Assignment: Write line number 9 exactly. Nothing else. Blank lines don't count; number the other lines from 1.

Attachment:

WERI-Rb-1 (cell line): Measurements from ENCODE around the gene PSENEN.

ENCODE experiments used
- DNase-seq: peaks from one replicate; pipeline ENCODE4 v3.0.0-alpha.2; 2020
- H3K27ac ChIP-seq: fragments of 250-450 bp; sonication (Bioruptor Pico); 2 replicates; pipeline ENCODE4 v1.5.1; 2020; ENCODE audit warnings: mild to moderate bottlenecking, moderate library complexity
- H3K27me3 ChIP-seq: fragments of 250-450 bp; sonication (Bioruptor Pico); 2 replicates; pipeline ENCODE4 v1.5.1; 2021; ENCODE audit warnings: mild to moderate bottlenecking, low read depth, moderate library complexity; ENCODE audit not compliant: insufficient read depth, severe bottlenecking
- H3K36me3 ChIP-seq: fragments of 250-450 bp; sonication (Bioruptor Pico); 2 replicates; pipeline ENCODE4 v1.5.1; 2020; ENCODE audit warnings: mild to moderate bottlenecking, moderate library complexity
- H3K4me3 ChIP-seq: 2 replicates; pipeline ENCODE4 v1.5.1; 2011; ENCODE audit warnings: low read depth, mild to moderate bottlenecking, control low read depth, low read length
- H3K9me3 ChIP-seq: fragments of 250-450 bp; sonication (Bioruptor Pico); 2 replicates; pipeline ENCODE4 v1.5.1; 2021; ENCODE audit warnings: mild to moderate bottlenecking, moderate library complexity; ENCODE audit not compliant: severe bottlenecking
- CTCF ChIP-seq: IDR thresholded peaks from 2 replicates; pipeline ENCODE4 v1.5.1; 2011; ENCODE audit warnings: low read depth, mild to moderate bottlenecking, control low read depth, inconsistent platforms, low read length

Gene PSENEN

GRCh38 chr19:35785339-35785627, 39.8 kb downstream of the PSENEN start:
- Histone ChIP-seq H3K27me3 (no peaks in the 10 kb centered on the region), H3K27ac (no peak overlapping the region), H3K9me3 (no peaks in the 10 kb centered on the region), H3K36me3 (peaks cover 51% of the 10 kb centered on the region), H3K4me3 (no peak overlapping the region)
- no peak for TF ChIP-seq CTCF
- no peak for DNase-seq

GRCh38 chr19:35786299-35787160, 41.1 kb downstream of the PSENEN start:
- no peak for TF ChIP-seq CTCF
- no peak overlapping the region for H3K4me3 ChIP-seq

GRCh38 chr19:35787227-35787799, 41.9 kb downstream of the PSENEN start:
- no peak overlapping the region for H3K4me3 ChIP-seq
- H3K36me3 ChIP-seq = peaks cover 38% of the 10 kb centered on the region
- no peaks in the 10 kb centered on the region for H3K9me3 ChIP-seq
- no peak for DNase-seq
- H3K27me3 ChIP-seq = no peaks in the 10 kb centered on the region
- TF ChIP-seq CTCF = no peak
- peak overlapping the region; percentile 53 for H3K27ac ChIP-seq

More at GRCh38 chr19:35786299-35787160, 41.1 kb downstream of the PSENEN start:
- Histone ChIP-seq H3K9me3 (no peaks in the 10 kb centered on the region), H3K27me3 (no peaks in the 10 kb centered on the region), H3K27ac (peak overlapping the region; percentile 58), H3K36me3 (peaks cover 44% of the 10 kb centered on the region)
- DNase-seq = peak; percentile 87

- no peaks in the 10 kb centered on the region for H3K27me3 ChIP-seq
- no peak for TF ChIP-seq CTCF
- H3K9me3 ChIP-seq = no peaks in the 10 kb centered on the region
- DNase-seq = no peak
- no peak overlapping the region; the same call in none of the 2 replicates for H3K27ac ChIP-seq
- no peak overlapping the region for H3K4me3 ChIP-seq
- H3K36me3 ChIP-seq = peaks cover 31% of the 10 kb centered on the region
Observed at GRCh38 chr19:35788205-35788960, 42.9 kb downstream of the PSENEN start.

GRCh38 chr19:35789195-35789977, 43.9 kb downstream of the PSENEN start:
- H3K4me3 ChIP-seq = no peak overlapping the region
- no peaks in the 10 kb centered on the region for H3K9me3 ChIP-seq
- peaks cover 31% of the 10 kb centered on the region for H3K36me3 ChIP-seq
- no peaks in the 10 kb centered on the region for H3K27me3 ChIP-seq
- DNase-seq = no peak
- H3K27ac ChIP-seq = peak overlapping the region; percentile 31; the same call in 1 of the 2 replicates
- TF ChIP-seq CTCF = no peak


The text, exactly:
- CTCF ChIP-seq: IDR thresholded peaks from 2 replicates; pipeline ENCODE4 v1.5.1; 2011; ENCODE audit warnings: low read depth, mild to moderate bottlenecking, control low read depth, inconsistent platforms, low read length